If you begin attending law school today, you probably will be far enough along in your legal career to make a killing when the Long Island Railroad gets to the next phrase of its ambitious capital plan and the lawsuits clog the courts.
You might remember the hue, cry and political fireworks in 2005 when the LIRR proposed adding a third track to the main line from Floral Park to Hicksville. This 10-mile stretch of ties and steel would have required building an elevated track alongside the current structure in Floral Park. Village residents struck back at plans for a massive infrastructure project in downtown. Farther east, in New Hyde Park, worries of the railroad slicing away chunks of residential properties and even seizing homes by eminent domain helped put the kibosh on the third track.
At a time when talk of Long Island school and water district consolidation has stirred up plenty of pushback, 14 Nassau County fire departments joined forces to apply for federal grants. The result? Great Neck, East Williston, Vigilant, Albertson, Manhasset-Lakeville, New Hyde Park, Lynbrook, Lakeville, South Hempstead, Port Washington, Plandome, Floral Park Center, and Bellerose Terrace fire departments will share almost $700, 000 in federal monies.
Spearheaded by Williston Park based Grant-Guys, New York State’s largest fire grant company, the resulting funding monetary influx comes via AFGP (Assistance to Firefighters Grant Program), a federal program to update firefighter safety and response throughout the nation. The money will allow these departments to share the burden of expensive and highly specialized costs such as personnel, marketing and advertising. And given how each of these fire districts wound up each receiving a piece of the SAFER (Staffing for Adequate Fire and Emergency Response) award, consolidation may not be such a bad way to go.
About 80 percent of Nassau County’s tax grievances every year are filed by outside companies, rather than by the homeowners themselves. Many homeowners believe that they will be more successful if they hire an outside firm. Yet, when individual homeowners file by themselves, they receive the full benefit of the tax reduction. Outside firms and attorneys typically charge fees between 35 and 50 percent of the homeowner’s first year’s savings. The success rate for homeowners filing themselves is almost the same as for those using representatives. For the 2012-13 tax year, 80.1 percent of homeowners filing themselves received reductions and 82.6 percent of those using a representative received reductions, according to Darlene Harris, chairperson of the Assessment Review Commission (ARC).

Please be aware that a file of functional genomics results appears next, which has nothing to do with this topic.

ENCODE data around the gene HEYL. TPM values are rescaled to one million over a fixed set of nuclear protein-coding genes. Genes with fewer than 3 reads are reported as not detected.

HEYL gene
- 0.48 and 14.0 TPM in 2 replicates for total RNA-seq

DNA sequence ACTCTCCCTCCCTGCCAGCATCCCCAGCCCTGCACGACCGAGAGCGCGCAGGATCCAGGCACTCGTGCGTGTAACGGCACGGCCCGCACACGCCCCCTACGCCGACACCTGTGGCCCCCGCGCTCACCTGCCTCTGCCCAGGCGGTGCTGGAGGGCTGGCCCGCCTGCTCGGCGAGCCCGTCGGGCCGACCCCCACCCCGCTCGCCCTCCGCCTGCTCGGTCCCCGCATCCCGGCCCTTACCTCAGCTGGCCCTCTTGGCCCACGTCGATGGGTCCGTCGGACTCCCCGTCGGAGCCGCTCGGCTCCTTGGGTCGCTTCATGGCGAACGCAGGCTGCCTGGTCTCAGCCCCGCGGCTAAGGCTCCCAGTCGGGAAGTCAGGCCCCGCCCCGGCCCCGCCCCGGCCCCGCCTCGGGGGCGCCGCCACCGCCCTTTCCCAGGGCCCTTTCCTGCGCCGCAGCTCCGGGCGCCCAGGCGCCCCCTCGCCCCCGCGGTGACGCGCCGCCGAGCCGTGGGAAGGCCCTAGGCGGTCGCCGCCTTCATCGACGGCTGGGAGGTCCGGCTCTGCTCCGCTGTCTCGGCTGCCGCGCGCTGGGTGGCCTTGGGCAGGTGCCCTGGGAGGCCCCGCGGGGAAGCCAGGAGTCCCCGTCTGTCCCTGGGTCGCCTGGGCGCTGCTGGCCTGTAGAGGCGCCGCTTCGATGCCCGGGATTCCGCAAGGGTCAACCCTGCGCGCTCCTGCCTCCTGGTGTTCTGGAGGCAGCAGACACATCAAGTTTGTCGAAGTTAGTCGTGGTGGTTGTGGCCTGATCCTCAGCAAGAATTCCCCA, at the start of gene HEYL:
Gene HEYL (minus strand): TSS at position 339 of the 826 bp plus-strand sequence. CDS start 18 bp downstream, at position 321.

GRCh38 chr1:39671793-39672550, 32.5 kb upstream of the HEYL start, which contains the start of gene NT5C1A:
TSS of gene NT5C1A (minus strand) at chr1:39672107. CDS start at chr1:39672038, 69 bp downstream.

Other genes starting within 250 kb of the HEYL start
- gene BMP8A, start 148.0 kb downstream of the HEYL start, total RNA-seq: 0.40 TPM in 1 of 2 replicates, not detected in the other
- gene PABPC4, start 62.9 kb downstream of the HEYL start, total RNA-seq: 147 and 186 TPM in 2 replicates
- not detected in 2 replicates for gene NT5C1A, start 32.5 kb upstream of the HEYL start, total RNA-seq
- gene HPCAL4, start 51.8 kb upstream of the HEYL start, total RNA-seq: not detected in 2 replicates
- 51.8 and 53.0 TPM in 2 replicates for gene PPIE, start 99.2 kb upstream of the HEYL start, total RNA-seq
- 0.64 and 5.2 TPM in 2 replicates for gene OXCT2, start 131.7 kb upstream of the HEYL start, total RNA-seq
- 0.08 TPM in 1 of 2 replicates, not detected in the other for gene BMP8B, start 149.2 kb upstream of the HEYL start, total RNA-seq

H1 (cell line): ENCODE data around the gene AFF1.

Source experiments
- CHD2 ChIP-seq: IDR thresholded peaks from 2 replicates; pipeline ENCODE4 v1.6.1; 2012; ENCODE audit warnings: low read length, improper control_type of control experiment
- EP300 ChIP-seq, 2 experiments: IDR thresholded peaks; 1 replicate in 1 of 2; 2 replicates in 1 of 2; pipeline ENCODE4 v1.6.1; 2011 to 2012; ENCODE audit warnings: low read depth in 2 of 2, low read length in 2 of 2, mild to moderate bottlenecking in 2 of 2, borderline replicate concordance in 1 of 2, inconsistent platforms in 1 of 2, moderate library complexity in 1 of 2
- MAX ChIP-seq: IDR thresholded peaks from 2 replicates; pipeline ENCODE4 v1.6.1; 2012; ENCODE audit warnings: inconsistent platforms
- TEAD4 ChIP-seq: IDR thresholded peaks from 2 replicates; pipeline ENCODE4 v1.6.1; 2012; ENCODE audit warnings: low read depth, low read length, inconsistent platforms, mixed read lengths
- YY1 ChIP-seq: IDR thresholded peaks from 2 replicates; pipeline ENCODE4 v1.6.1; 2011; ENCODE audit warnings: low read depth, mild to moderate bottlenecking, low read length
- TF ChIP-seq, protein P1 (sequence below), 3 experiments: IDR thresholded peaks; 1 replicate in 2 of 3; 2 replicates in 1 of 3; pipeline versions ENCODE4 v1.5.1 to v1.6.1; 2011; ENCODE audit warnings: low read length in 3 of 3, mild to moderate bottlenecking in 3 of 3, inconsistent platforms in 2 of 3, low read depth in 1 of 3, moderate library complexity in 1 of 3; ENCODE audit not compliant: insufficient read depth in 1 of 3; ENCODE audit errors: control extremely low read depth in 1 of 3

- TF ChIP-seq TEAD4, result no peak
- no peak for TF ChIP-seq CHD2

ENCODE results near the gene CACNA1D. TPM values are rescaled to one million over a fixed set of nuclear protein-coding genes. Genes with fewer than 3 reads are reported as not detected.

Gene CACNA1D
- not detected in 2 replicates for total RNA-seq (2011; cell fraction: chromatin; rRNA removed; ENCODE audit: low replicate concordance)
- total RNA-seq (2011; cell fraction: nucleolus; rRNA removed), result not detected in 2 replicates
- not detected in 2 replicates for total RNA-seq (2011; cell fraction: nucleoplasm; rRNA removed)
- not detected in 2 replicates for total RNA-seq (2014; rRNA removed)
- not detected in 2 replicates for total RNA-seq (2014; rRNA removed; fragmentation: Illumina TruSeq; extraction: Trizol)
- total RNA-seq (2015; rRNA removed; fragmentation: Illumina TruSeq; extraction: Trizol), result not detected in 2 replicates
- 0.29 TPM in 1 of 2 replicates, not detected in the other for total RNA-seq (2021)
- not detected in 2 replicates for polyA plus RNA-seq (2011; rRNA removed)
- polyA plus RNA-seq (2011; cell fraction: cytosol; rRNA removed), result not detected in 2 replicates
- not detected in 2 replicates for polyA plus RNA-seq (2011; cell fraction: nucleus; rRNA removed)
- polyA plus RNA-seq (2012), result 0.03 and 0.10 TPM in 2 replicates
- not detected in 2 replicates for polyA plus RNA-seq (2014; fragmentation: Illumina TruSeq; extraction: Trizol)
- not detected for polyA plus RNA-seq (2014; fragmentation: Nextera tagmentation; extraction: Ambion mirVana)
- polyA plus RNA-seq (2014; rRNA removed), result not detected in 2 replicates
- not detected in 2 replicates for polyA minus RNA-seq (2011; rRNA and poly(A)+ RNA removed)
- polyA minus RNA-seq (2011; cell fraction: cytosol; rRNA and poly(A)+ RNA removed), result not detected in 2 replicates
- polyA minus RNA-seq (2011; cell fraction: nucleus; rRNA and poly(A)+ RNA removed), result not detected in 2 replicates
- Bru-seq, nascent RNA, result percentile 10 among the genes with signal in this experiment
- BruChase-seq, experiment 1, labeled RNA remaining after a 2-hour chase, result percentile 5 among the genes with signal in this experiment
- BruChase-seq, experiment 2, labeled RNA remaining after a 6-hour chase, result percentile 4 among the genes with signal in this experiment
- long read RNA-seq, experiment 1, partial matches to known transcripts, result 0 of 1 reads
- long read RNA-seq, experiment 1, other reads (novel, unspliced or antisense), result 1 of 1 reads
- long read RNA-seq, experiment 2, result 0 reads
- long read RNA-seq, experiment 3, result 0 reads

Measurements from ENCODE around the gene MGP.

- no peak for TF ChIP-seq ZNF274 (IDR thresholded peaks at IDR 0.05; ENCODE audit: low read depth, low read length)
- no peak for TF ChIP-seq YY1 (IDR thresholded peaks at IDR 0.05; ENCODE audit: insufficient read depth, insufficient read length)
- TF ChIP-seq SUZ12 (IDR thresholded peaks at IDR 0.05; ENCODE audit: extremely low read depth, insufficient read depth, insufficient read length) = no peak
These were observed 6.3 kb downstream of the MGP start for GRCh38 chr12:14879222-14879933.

The County makes information on grieving property assessments very accessible. The ARC website guides residents in the steps for filing a grievance. Through the ARC’s online appeal system, AROW, homeowners can first determine if their homes are overvalued. Once a determination that a property value is excessive has been made, it’s time to file an application for correction of assessment, either by paper or online. Filing online is recommended, as it is faster and more accurate. There is no fee to file the appeal. In 2013, the filing period runs until May 1.
More than 100,000 Nassau County homeowners challenged their property assessments last year, seeking tax reductions. Were you one of them? If not, should you have been? At a time when real estate values are still down, the good news is that you may be over-assessed and therefore paying more property taxes than you should. The only way to reduce your assessment is by filing a grievance with the Nassau County Assessment Review Commission.
“You have the right to a fair and accurate assessment,” reads the Nassau County Property Taxpayer’s Bill of Rights. Frustrated with their taxes, each year approximately one third of Nassau’s homeowners challenge their assessments. In essence, they’re arguing that the county has over-estimated the market value of their property, resulting in a higher assessment than comparable properties. In the grievance, they’re seeking a reduction in the assessed value of their property upon which their taxes are based.
It’s hard not to smile when you meet Betsey Johnson. Maybe it’s the tiara-like cat ears she’s sporting. Or the bejeweled hi-tops and leggings you’d expect to see on someone a quarter the age of the 70-year-old fashion icon. But it’s exactly this kind of unconventional approach to haute couture that’s allowed her to thrive for four-plus decades, accruing a devoted following that’s enthralled by all those items carrying the Betsey Johnson moniker—clothes, jewelry, shoes and other accessories. No further proof was needed than the throngs of Betsey zealots lined up outside the women’s shoe department at Macy’s Roosevelt Field on a recent Saturday afternoon.
“I hope it’s like the other appearances and people show up,” she said, sipping champagne. “It’s a party and I always so appreciate people who show up for these appearances.”
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